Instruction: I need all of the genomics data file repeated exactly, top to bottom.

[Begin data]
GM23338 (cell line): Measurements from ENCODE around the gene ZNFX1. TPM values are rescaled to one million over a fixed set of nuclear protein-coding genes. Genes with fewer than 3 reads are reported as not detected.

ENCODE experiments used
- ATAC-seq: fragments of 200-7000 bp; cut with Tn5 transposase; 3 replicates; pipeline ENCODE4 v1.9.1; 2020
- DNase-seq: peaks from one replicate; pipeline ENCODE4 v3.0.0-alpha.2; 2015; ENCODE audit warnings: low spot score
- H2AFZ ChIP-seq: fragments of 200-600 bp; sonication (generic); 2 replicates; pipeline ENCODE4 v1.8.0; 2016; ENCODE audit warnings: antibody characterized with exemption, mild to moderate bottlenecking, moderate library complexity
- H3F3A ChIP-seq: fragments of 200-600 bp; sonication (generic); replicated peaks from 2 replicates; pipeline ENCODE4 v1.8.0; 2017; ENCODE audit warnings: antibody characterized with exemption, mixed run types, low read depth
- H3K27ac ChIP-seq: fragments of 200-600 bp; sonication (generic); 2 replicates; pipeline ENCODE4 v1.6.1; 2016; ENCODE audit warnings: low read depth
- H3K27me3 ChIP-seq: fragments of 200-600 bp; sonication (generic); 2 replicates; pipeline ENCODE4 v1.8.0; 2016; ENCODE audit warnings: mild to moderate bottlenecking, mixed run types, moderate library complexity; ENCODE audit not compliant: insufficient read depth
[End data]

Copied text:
GM23338 (cell line): Measurements from ENCODE around the gene ZNFX1. TPM values are rescaled to one million over a fixed set of nuclear protein-coding genes. Genes with fewer than 3 reads are reported as not detected.

ENCODE experiments used
- ATAC-seq: fragments of 200-7000 bp; cut with Tn5 transposase; 3 replicates; pipeline ENCODE4 v1.9.1; 2020
- DNase-seq: peaks from one replicate; pipeline ENCODE4 v3.0.0-alpha.2; 2015; ENCODE audit warnings: low spot score
- H2AFZ ChIP-seq: fragments of 200-600 bp; sonication (generic); 2 replicates; pipeline ENCODE4 v1.8.0; 2016; ENCODE audit warnings: antibody characterized with exemption, mild to moderate bottlenecking, moderate library complexity
- H3F3A ChIP-seq: fragments of 200-600 bp; sonication (generic); replicated peaks from 2 replicates; pipeline ENCODE4 v1.8.0; 2017; ENCODE audit warnings: antibody characterized with exemption, mixed run types, low read depth
- H3K27ac ChIP-seq: fragments of 200-600 bp; sonication (generic); 2 replicates; pipeline ENCODE4 v1.6.1; 2016; ENCODE audit warnings: low read depth
- H3K27me3 ChIP-seq: fragments of 200-600 bp; sonication (generic); 2 replicates; pipeline ENCODE4 v1.8.0; 2016; ENCODE audit warnings: mild to moderate bottlenecking, mixed run types, moderate library complexity; ENCODE audit not compliant: insufficient read depth